Then we saw Robert come out of the hôtel de ville—he was still surrounded by Electors and other officials—but they none of them responded to the crowd. They were talking anxiously among themselves, and a murmur began to spread from one to the other of us waiting in the place beyond. “The danger isn’t over yet… the fighting continues…”

Then the mayor of la Ferté came forward and held up his hand for silence, and we could just catch his words above the murmur of the crowd: “The National Assembly are in control of Paris, but an army of brigands, six thousand strong, is said to have fled from the capital, fully armed. Every man must make himself available for a citizen’s militia. Women and children and the infirm and elderly are to remain within doors.”

Now joy had turned to panic, and the people strove this way and that to free themselves from the crowd, to offer their services, to go home, to get away—no one knew which—and the tocsin kept ringing from Notre-Dame-des-Marais so that the mayor’s voice was drowned by the sound.

Robert pushed through from the hôtel de ville towards us, and we made our way to the carriole at the Petit Chapeau Rouge. There were others trying to do the same thing, and much confusion, with the horses restless and stamping, and Robert kept calling out to everyone, “Warn the outlying parishes and communes to sound the alarm from the churches. Forewarned is forearmed. Vive la nation… Vive le duc d’Orléans.” His words seemed to increase the confusion rather than allay it, and I heard people asking, “What has happened? Is the duc d’Orléans to be King?”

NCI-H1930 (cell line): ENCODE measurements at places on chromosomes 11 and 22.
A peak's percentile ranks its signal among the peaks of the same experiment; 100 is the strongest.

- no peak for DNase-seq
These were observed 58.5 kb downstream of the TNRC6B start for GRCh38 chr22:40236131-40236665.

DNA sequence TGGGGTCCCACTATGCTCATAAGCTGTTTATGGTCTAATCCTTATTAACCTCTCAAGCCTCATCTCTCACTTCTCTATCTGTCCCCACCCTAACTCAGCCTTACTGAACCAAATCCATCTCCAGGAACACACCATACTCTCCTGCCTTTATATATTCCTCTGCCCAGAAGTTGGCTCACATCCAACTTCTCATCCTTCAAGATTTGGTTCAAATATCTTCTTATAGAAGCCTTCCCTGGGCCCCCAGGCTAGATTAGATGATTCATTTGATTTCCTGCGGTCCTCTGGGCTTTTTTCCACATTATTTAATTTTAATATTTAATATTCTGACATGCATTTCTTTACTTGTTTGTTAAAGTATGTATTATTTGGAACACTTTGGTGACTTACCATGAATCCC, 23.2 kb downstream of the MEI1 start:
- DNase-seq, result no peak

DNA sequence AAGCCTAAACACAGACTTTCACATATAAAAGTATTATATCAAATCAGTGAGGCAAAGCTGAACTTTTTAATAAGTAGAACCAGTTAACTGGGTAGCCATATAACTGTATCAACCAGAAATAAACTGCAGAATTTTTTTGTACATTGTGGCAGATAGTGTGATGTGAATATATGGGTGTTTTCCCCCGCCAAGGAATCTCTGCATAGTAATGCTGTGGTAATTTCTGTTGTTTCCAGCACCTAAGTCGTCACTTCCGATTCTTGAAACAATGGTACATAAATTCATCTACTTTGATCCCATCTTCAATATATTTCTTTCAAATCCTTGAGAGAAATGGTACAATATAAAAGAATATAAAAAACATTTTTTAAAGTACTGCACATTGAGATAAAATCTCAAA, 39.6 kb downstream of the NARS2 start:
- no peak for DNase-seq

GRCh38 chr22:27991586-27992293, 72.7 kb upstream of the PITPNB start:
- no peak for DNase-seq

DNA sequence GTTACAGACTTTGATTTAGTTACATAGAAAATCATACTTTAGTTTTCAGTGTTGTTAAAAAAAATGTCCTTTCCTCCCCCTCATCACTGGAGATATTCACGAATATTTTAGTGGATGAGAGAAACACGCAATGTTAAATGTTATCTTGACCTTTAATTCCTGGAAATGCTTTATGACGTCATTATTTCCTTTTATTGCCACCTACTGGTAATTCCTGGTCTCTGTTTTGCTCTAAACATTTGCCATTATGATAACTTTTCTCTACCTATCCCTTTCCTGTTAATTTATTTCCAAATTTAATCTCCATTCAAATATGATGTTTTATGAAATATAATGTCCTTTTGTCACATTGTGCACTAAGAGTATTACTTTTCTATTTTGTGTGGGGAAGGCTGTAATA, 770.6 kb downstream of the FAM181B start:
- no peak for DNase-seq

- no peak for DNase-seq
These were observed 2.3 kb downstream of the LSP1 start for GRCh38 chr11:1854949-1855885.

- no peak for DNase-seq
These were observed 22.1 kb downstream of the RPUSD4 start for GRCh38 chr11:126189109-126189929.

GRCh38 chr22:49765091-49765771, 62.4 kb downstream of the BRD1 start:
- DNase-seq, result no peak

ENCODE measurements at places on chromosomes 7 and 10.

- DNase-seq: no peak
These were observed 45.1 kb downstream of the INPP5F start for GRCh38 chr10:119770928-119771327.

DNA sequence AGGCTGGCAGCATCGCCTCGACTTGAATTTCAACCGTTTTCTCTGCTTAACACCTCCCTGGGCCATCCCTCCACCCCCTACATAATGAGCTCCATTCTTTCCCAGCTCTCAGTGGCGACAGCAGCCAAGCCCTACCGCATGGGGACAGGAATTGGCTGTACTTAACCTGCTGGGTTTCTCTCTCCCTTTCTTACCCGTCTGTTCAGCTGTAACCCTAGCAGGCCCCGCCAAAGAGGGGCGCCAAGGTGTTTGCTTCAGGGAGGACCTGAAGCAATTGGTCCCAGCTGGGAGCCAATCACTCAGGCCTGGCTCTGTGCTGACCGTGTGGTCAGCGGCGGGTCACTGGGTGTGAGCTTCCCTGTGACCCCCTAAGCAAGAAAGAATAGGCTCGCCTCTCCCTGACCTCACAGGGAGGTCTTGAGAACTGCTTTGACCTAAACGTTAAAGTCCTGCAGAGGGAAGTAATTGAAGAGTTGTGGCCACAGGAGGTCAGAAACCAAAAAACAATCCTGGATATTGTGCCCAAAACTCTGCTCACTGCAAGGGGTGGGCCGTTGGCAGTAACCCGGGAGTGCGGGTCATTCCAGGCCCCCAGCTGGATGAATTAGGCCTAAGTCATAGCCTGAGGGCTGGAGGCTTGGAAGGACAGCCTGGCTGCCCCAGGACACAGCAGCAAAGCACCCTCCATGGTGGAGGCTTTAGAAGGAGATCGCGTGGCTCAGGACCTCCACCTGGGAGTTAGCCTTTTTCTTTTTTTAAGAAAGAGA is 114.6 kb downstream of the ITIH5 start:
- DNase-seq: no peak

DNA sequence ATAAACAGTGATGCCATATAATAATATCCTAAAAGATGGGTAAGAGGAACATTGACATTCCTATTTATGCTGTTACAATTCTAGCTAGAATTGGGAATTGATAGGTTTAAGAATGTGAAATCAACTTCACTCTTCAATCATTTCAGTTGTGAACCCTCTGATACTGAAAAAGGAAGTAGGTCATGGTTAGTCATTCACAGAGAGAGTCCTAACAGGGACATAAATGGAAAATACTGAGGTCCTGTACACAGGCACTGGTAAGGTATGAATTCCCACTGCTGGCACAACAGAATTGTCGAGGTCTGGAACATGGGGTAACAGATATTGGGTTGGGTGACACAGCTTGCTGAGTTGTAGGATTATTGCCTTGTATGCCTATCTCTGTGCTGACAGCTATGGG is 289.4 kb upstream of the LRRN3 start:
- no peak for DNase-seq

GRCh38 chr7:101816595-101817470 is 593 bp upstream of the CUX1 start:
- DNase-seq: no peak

At last we were safely aboard the carriole, with François urging the horse forward and out of the town, and so down the road to Montmirail and the forest beyond.

By now it was dusk, and the road home seemed dark and forbidding. Poor Jacques, still clutching fast to my hand, kept saying, “What if the brigands come, what shall we do, will they kill us?”

Robert bade his boy be silent—I had never heard him so sharp with the child before—and then he told us how the Bastille had been stormed four days earlier. Some nine hundred persons had taken the fortress, and forced the Governor to surrender. “The people cut off his head with a butcher’s knife later,” whispered my brother. And yes, it was true, there had been a plot by the aristocracy to overthrow the National Assembly, but it had failed, and the comte d’Artois and all his friends and the Prince de Condé had fled to the frontier, “taking with them, so I hear,” said Robert, “all the gold in the kingdom.”

“But the brigands?” I asked, as fearful as Jacques. “What is the truth about the brigands.”

“No one knows,” replied my brother with strange satisfaction. “In Dreux they say that six thousand were on their way from the other side of Paris, and had joined up with Pitt’s mercenaries. That is why I spread the news in every town at which we stopped from Dreux to Bellême. The driver of the diligence has instructions to report it as he continues his journey to Le Mans.”